Coefplot: New Package for Plotting Model Coefficients

January 3, 2012
By

(This article was first published on Revolutions, and kindly contributed to R-bloggers)

By Joseph Rickert

Even to the practiced eye, looking at coefficients in R model summaries can be tedious. And, capturing information about the significance of coefficients from scores or maybe even hundreds of models in a way that makes writing the final report a bit easier is a time consuming and thankless task. Of course, once you know what you are looking for, it only takes a few lines of code to select coefficients and plot them. Nevertheless, it would be nice to have a function that just plots the coefficients with error bars. Coefplot, a relatively recent package by Jared Lander, does exactly this and has the potential to become a very useful tool. Built on top of ggplot2 graphics, coefplot plots coefficients from lm and glm models as well as from the big data models generated by RevoScaleR's rxLinMod and rxLogit functions. A small example from Revolution Analytics’ Saar Golde illustrates the use of coefplot. The R code reads in credit data (see table) from 10 separate csv files, concatenates them into a single file,  

creditScore

houseAge

yearsEmploy

ccDebt

year

default

691

16

9

6725

2000

0

691

4

4

5077

2000

0

743

18

3

3080

2000

0

728

22

1

4345

2000

0

745

17

3

2969

2000

0

539

15

3

4588

2000

0

 

and uses RevoScaleR’s rxLinMod function to perform the linear regression:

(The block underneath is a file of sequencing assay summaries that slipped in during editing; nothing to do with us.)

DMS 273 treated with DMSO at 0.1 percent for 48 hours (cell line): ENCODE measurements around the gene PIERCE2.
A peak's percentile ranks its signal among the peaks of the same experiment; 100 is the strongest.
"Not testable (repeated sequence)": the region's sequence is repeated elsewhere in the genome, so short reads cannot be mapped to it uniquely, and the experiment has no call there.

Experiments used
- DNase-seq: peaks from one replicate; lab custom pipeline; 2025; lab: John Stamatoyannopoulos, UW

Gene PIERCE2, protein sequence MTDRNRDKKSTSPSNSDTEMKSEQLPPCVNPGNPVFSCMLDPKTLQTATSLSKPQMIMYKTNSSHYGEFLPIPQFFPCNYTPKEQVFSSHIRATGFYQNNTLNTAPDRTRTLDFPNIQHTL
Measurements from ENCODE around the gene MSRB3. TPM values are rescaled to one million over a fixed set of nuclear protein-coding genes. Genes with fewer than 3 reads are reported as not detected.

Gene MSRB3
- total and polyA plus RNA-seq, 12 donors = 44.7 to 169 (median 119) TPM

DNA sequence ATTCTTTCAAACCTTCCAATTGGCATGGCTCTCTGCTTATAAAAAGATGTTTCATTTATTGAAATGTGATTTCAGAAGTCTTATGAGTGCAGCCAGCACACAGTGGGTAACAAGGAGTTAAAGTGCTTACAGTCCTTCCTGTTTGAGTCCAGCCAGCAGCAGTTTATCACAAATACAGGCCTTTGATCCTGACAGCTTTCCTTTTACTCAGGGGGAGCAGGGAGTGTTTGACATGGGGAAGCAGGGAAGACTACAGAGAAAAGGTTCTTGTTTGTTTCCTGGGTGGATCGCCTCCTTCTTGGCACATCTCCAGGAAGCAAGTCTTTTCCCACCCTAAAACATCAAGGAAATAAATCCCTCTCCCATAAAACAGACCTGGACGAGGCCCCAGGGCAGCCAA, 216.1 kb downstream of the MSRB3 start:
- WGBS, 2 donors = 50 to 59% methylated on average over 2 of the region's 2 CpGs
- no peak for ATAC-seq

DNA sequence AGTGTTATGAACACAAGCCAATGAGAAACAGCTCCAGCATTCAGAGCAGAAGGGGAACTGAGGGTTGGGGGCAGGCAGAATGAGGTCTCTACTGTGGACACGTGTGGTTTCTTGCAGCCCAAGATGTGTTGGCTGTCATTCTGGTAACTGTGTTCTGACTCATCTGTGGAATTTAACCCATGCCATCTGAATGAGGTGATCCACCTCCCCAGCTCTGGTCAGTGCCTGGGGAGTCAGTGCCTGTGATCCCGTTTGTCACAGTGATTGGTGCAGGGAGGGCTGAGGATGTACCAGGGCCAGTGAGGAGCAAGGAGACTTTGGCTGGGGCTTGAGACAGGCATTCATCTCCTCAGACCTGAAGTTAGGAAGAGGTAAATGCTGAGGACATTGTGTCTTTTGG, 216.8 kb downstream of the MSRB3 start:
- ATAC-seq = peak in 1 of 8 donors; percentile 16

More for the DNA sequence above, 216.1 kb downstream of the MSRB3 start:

default ~F(year) + yearsEmploy + ccDebt + creditScore

Note that the F function makes year a factor on the fly so that the regression will produce a coefficient for each year. Running coefplot on the model object produces the graph of the coefficients.

CoefPlot

This is slick, but to be really useful coefplot should be able to handle models with thousands of coefficients. I spoke with Jared about this. He said that he is well aware of the problem and is working on it:

“The big issue is identifying levels that belong to factors, which I solved, even for interactions. But how do people specify levels that might belong to different factors, or how to handle a specified level and its interactions, etc….”

It is difficult to build useful tools, and an amazing feature about the open source R project is that so many people are willing to try. Jared also said that he is open to suggestions.

To leave a comment for the author, please follow the link and comment on their blog: Revolutions.

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